Work/Life: "There Will Be Blood"—An Oscar For Workaholic Awareness?

 

  • The Academy Awards will air on Sunday, and Daniel Day-Lewisis certainly a favorite in the Best Actor category.  His portrayal of oilman Daniel Plainview is undeniably powerful, as well being an over-the-top primer on work/life balance gonehorribly askew.  In fact, it’s agood film to see to get a little distance on one’s own workaholicinfractions.  After all, a man wholies to and manipulates working people to expand his empire, murders two menwhose sensibilities offend him, and cruelly alienates the adopted son for whosedeafness he is partly responsible certainly puts in perspective one’s tendencyto stay late at the office or space out on a PTA meeting. 
  • There are plenty of themes in the movie that can easily beapplied as guideposts toward our own personal growth, in terms of what not todo.  For example, the symbolism ofthe madman’s son being unable to hear him cannot be lost on those of us whosometimes fear we are not taking the time to communicate with ourchildren.   In one scene (andone scene only), Plainview looks back wistfully on a carefree time he once hadas a young man, but quickly represses such foolish non-achievementmemories.   And, whatobstacles he does encounter he blames on everyone but himself, lashing out atreligious figures and even the child he loves (somewhere in his exceedinglyhardened heart).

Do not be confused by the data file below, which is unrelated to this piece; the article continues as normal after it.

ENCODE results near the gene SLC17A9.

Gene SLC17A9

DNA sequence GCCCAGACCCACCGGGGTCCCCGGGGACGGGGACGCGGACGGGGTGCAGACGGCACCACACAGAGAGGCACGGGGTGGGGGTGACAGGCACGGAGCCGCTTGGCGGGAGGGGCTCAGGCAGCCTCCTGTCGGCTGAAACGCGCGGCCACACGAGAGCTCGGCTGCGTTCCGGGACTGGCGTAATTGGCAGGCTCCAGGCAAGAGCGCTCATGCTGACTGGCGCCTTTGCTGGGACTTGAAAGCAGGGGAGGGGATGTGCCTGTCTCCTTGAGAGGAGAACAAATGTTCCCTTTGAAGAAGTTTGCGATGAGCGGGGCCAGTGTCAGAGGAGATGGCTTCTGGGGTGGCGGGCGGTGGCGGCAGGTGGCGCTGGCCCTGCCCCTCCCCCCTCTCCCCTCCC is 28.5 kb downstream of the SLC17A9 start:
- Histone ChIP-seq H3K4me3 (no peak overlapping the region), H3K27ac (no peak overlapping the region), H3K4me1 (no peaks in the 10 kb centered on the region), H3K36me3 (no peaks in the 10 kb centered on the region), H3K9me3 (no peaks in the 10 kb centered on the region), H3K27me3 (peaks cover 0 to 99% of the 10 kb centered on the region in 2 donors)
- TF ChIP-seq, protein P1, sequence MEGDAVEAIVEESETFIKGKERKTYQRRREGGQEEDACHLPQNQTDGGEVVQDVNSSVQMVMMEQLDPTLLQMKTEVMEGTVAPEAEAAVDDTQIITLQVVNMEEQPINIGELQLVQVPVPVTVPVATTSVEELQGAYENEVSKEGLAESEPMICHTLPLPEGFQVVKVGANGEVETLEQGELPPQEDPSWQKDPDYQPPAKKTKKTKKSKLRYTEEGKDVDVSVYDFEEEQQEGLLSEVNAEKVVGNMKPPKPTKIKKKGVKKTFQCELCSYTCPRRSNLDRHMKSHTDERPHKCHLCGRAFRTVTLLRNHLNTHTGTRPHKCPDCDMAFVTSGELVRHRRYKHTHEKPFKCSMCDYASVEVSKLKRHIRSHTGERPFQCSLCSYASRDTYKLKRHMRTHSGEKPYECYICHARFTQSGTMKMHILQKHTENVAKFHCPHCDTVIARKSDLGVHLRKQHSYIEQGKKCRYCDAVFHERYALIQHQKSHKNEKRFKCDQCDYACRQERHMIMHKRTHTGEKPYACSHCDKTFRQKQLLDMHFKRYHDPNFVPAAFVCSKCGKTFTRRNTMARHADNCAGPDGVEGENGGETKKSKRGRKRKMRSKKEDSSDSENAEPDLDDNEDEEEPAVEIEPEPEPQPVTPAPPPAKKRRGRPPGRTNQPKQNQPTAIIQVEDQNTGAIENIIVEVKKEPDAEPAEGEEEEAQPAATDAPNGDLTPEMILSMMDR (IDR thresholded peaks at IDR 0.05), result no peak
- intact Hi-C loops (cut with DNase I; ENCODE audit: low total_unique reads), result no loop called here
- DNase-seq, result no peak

• Hey, there are all sorts of non-Oscar organizations thathonor films for different reasons, be it their suitability to family audiences,or their humanistic themes.  Ithink it’s high time to start a work/life foundation that honors the good andbad examples of the proper ratio of work to life, and "There Will Be Blood" isa perfect place to start.   Wecould call the awards the "Workies," and the statuette could be much like thegolden Oscar, except that the little guy is depicted as multi-tasking.  He’s got a Bluetooth in one ear, and ahands-free headset in the other; a Blackberry in his left hand, a sandwich inhis right, and the office phone connected to the aforementioned headset isresting on his lap, along with a Wall Street Journal and a spilled cup ofStarbucks.   
  • And the acceptance speeches, I can hear them now: "I’d liketo thank my yoga instructor, for teaching me how to breathe," or "I wouldn’thave seen what I was doing wrong, in fact I wouldn’t be standing up here todayif it weren’t for the cop who let me off with a warning."   So enjoy the Oscar ceremony, butkeep an eye out for the movies that deserve to take home a "Workie."   Especially in the Best SupportingEnabler category.

 

 

 

 

 

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